CENTRALIA, Wash. -- Drivers through Centralia next week need to slow down, or they can expect a ticket in the mail.
The state Department of Transportation is reinstating its radar-triggered camera starting Monday, April 3.
The camera sits on the dash board of an SUV. When a passing car tops the radar’s threshold (usually around 11 miles per hour over the posted limit), a digital camera snaps a picture of the car’s license plate.
A driver can expect to receive a $137 ticket and a copy of the photo.
The state began using the cameras in Lewis County in 2008 and 2009 as part of a pilot program.
After the DOT claimed the cameras resulted in slower speeds, lawmakers allowed the DOT to place them in work zones.
Scott Kober, who drives for a living, is skeptical.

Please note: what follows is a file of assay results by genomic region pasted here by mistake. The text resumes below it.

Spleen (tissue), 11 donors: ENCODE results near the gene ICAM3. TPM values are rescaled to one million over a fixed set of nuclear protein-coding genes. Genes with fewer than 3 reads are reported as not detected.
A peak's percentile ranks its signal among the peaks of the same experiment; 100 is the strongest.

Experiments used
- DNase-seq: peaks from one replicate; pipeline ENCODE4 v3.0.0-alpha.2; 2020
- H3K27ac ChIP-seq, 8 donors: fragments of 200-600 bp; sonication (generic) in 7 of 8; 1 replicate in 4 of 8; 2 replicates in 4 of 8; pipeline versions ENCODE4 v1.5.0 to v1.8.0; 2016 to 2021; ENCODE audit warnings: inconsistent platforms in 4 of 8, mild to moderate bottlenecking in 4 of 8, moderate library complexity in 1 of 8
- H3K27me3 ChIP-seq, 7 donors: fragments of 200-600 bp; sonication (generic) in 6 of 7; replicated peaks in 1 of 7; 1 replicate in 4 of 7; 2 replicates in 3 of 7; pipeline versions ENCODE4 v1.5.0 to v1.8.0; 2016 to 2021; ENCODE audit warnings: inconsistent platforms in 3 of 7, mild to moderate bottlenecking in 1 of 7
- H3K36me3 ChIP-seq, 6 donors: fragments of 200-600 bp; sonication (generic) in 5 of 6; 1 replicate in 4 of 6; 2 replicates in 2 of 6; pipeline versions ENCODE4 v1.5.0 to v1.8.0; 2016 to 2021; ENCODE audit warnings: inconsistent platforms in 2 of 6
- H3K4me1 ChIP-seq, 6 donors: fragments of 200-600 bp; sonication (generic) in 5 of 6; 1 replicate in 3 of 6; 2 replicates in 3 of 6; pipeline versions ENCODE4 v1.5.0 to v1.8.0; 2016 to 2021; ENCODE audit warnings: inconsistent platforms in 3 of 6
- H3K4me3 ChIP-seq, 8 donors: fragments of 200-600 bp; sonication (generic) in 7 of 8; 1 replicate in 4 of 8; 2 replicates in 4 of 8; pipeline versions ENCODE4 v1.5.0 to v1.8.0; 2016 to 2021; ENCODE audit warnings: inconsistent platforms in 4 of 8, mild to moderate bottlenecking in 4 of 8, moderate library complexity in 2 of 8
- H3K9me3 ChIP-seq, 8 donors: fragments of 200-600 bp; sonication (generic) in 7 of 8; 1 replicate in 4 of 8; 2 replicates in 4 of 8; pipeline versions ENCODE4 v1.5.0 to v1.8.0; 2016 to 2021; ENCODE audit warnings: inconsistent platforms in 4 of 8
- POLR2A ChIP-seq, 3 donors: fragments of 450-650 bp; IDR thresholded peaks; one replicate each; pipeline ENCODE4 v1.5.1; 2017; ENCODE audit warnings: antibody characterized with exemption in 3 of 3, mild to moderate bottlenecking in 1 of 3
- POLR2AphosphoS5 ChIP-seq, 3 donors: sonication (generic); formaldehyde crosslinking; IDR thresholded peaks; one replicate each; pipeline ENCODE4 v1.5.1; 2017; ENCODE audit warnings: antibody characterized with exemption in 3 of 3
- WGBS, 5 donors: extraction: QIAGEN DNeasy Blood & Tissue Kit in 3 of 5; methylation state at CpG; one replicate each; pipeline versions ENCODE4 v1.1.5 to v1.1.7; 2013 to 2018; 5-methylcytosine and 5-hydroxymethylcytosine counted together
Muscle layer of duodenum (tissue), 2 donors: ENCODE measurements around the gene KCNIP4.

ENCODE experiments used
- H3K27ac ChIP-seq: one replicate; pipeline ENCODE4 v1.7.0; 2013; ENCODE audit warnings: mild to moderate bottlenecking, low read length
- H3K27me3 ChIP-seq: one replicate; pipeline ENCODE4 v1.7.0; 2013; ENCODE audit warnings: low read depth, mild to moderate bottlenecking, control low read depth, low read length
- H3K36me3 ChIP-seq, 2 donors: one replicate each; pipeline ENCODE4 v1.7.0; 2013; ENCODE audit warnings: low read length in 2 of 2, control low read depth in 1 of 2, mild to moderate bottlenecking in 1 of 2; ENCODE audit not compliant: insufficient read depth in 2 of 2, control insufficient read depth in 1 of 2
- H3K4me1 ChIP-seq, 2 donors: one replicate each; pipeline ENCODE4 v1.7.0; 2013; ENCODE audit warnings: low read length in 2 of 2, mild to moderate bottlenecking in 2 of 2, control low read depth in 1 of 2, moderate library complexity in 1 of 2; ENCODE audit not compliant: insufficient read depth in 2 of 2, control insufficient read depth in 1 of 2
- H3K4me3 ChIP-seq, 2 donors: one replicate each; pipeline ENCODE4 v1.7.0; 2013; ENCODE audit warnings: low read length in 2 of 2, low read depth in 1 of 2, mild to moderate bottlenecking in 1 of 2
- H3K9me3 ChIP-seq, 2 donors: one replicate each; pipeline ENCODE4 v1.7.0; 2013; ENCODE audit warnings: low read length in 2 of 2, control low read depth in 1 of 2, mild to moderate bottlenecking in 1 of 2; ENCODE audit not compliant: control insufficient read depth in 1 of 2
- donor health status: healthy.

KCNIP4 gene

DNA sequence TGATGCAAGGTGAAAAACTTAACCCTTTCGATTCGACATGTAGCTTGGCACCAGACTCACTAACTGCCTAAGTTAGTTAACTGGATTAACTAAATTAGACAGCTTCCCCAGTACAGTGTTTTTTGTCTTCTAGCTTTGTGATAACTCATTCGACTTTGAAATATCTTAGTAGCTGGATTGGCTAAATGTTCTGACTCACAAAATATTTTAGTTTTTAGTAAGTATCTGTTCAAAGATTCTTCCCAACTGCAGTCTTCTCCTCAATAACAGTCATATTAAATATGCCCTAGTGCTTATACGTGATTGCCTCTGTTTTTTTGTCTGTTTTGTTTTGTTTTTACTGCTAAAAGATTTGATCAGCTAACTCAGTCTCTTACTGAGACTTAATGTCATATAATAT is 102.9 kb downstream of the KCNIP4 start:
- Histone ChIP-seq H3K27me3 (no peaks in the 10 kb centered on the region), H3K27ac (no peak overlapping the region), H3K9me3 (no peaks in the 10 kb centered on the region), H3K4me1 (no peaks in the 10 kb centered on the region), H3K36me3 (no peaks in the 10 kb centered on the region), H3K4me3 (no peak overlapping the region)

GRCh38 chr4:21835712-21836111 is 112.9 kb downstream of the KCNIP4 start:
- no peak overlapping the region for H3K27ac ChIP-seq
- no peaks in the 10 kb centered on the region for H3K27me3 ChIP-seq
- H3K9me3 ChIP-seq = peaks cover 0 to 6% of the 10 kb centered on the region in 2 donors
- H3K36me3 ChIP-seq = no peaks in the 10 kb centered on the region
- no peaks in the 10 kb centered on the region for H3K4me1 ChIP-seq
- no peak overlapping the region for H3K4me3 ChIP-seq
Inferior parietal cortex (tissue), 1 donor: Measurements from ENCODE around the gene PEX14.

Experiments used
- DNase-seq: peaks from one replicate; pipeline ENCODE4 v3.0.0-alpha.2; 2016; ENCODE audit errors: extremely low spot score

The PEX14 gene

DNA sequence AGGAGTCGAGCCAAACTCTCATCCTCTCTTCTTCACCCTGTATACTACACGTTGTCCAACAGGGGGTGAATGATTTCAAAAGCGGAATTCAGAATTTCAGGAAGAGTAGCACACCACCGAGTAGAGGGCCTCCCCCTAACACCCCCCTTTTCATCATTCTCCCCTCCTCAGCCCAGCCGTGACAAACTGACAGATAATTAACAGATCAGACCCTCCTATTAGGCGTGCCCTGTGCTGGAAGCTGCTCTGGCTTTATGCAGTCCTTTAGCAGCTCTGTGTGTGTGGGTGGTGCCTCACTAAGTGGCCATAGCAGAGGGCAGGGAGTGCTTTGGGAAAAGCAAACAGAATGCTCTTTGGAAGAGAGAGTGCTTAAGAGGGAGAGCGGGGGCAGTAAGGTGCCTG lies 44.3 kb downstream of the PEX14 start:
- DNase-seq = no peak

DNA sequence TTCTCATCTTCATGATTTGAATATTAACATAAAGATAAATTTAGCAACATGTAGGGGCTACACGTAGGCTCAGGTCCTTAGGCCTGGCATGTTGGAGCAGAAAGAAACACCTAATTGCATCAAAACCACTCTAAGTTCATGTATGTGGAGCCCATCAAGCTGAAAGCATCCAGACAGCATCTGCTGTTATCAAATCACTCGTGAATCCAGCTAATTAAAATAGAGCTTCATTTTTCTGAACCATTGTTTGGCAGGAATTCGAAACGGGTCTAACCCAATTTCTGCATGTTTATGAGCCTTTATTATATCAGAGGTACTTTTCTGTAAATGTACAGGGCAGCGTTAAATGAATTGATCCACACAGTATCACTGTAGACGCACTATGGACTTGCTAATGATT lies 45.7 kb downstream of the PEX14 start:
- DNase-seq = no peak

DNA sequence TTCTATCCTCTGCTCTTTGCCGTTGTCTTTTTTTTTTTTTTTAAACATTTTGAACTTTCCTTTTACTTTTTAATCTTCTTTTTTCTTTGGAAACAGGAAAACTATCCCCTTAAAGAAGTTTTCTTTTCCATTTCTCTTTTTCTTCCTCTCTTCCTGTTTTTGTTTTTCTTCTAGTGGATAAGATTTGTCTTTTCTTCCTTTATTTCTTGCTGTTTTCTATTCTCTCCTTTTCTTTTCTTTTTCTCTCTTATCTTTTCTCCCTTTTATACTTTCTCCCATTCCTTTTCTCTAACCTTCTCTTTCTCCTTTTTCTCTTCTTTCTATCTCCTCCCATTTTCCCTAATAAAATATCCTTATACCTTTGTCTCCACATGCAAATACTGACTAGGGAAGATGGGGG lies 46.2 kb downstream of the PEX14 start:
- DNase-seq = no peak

“It’s about money,” said Kober from Bonney Lake. “You see it in school zones. It’s all about money.”
A DOT spokesperson said the money raised from the tickets only pay for enforcement.
The SUV will be along I-5 near Centralia until mid-May before moving to I-90 in Kittitas County.
The DOT said it has permission from the legislature to use the cameras in any work zone in the state, but Snohomish and Pierce counties have said they are not interested in using them.